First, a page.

More than 44,000 migrants have crossed English Channel THIS YEAR

It follows 426 who crossed on Monday in 7 small boats.
It follows 426 who crossed on Monday in 7 small boats.

It comes after around 200 people on small boats made the journey earlier this morning

Published

GB News can reveal that more than 44,000 migrants have crossed the Channel so far this year.

It comes after around 200 people on small boats made the journey earlier this morning.

Official figures put the total number at 43,874 after the Ministry of Defence confirmed that 426 people crossed yesterday in 8 inflatables.

The number who made it to the UK in the whole of 2021 was 28,526.
The number who made it to the UK in the whole of 2021 was 28,526.

But this morning’s arrivals mean that more than 44,000 migrants have now made the crossing.

The number who made it to the UK in the whole of 2021 was 28,526.

This week has seen a surge in arrivals after an improvement in the poor weather which had prevented crossings for more than a fortnight

884 people crossed on Tuesday in 17 inflatables.

This week has seen a surge in arrivals after an improvement in the poor weather which had prevented crossings for more than a fortnight
This week has seen a surge in arrivals after an improvement in the poor weather which had prevented crossings for more than a fortnight

It follows 426 who crossed on Monday in 7 small boats.

The latest figures come after GB News revealed that Channel migrants are taking significant risks with their lives, by using tyre inner-tubes as makeshift life jackets.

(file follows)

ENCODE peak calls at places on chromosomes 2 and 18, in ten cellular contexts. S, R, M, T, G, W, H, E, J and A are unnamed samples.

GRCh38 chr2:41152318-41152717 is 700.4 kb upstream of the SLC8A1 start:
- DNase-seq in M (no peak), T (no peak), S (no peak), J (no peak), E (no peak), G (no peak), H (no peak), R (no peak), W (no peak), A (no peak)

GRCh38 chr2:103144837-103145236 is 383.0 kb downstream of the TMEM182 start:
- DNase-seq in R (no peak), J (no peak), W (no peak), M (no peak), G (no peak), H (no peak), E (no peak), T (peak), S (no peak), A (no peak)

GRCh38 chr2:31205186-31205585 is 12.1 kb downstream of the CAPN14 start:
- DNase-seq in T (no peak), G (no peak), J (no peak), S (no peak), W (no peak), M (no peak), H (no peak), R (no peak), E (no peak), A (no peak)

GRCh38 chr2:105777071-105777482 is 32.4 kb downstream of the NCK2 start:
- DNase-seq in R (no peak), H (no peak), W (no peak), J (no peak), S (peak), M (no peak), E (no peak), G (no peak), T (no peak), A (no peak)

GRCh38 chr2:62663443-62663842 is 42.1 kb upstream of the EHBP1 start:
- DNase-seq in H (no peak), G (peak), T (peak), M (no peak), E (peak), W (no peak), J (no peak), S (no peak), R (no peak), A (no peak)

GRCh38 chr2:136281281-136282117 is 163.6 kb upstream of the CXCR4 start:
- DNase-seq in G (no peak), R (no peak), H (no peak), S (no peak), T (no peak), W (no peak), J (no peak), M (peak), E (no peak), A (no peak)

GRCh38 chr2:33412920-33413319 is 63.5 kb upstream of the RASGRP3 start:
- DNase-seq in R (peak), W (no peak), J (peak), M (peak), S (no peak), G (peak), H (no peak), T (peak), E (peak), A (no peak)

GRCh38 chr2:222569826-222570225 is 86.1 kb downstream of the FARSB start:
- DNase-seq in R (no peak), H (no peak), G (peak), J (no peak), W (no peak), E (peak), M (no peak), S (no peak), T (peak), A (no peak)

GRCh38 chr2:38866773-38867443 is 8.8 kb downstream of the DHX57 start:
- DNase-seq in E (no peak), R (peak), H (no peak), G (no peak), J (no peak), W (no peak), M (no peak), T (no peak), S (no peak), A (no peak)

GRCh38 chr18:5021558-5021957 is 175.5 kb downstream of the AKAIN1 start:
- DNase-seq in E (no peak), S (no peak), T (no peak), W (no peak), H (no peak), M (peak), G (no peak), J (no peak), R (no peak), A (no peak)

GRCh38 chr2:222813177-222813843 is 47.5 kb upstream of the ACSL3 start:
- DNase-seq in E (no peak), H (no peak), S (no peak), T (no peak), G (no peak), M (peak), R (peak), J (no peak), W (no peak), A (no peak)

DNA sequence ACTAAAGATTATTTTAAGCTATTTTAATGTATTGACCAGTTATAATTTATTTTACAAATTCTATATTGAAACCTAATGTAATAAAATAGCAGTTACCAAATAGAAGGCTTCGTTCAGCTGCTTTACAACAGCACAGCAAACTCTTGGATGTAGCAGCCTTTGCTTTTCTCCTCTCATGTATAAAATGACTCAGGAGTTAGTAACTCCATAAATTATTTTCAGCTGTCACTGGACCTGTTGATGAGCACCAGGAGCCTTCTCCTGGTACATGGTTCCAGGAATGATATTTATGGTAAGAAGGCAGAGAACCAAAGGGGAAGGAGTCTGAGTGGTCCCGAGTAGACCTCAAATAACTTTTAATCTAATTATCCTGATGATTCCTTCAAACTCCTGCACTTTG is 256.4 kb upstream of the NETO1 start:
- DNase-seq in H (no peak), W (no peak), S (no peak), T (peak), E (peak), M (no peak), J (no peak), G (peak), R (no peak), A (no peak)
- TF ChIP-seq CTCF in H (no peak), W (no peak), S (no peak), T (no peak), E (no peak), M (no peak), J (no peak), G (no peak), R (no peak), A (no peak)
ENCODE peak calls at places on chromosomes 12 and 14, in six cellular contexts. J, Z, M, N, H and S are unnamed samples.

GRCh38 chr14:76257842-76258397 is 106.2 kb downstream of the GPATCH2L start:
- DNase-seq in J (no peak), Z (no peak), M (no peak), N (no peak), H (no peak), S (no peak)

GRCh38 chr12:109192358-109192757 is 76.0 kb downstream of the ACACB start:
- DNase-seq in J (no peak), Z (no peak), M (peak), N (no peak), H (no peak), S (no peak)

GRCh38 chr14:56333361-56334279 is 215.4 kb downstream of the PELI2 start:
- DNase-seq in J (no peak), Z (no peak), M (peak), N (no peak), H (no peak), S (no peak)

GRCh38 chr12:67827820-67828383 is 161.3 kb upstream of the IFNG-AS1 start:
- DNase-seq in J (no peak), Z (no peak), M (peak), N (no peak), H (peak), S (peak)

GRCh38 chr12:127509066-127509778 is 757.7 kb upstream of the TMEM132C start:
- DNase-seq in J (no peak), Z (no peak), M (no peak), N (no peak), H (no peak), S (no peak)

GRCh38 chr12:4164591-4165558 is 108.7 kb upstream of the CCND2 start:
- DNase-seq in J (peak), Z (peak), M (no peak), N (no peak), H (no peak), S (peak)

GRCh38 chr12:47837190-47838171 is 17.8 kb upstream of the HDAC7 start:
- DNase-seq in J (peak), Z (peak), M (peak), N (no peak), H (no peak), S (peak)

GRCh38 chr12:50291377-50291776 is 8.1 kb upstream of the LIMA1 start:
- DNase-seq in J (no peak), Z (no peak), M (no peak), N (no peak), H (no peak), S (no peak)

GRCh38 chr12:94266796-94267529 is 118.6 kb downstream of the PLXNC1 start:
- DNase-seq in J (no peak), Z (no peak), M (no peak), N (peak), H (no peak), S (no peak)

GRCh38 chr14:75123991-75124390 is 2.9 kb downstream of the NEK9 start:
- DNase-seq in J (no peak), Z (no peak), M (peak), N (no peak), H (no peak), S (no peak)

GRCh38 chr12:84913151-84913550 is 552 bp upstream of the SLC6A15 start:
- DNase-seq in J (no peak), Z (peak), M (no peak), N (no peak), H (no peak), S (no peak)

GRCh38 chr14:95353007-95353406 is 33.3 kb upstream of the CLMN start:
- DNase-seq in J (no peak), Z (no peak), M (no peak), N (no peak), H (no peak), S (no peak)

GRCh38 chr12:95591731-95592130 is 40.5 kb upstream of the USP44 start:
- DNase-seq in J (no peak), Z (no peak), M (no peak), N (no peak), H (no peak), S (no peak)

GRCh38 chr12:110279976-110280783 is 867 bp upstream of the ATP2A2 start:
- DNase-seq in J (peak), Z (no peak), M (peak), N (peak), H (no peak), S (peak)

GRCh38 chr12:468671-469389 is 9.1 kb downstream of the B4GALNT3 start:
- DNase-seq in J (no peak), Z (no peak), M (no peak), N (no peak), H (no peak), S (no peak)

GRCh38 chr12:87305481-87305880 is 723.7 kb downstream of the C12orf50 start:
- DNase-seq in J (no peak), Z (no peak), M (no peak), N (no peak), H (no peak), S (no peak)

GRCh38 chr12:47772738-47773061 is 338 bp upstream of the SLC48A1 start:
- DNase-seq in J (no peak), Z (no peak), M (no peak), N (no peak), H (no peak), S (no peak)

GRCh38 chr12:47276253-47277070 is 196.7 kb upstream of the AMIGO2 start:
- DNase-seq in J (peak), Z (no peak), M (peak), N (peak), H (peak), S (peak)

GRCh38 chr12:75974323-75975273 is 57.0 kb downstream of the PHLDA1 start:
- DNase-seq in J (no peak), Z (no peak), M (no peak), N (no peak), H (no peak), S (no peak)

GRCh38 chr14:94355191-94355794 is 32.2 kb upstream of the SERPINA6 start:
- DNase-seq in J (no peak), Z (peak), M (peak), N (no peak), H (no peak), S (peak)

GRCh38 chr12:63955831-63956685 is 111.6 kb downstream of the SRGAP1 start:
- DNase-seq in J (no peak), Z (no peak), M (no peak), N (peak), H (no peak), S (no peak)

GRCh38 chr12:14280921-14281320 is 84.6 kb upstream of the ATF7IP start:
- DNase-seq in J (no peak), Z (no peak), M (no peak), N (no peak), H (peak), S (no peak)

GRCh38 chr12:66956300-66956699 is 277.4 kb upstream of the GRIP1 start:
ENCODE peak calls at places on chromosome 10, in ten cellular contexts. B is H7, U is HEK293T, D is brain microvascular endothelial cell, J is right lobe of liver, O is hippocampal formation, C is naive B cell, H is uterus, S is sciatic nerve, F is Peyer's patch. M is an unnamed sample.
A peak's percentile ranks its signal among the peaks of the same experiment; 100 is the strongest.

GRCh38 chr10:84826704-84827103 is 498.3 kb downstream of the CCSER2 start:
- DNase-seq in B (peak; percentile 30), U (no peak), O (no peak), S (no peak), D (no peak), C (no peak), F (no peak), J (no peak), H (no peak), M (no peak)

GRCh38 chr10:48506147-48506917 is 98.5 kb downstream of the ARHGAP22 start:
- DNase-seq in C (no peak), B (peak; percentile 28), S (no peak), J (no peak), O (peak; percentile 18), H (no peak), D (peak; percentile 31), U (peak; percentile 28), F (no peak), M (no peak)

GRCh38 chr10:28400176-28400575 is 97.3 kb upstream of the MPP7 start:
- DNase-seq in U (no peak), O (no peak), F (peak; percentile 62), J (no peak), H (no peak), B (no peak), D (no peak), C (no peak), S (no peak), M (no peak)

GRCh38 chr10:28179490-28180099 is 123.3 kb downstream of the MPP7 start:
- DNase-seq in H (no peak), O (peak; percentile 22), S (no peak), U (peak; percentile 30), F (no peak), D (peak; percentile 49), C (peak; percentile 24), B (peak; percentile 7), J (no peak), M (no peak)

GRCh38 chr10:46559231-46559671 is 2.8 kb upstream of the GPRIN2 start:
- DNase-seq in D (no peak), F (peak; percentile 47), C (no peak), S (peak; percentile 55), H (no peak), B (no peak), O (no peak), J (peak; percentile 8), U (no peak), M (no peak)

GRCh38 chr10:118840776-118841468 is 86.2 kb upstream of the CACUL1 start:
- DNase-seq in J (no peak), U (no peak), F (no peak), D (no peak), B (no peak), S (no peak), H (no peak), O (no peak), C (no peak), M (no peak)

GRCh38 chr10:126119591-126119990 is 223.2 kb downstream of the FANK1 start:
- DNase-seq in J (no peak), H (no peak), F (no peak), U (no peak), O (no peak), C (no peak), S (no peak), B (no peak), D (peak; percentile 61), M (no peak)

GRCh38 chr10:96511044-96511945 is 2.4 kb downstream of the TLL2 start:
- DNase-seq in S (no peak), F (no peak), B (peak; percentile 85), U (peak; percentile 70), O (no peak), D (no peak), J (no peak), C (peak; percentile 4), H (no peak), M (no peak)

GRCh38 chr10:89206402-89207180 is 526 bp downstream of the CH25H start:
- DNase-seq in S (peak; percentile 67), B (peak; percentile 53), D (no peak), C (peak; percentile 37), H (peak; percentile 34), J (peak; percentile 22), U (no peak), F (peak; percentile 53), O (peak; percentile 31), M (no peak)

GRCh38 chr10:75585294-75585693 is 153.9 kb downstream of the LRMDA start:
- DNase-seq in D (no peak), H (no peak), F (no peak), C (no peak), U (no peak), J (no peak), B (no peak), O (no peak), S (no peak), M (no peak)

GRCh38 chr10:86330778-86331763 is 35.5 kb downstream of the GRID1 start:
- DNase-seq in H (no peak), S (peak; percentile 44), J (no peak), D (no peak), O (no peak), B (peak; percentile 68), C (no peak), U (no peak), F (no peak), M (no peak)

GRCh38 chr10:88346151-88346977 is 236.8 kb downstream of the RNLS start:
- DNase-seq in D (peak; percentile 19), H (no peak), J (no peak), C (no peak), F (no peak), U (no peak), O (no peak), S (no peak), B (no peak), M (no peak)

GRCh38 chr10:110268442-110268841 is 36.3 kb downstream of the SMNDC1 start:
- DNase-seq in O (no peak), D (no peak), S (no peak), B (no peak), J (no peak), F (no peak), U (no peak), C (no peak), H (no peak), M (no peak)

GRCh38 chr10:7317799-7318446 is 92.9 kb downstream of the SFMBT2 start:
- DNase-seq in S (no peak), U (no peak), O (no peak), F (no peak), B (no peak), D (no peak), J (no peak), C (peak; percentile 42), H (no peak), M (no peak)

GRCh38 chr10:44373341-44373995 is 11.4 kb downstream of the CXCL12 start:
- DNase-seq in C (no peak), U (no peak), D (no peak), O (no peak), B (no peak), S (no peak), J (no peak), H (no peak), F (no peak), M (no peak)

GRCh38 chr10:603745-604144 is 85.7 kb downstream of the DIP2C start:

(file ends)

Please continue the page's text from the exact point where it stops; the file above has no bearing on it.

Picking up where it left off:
A GB News camera crew filmed one abandoned boat full of inner-tubes off the coast of Dover.

A source confirmed the rubber tubes were being used as makeshift life jackets.

The discovery is unusual, as people smuggling gangs have become more sophisticated in their operations of late, and now provide life jackets as standard issue on their small boats.

Our source said: “A year or two ago, you used to see people smugglers using rubber inner-tubes on occasions as a substitute for life preservers because the criminal gangs weren’t that sophisticated then.

“They would use inner-tubes or chunks of polystyrene.

“But in the last year in particular, the organised crime groups have well sourced supply lines, giving them access to thousands of life jackets on a regular basis.”

Our source suggested that criminal gangs may have been forced to resort to the use of inner-tubes again because of an interruption in their supply lines, perhaps due to police enforcement activity.

Whatever the reason, the source said authorities would be deeply concerned by the development.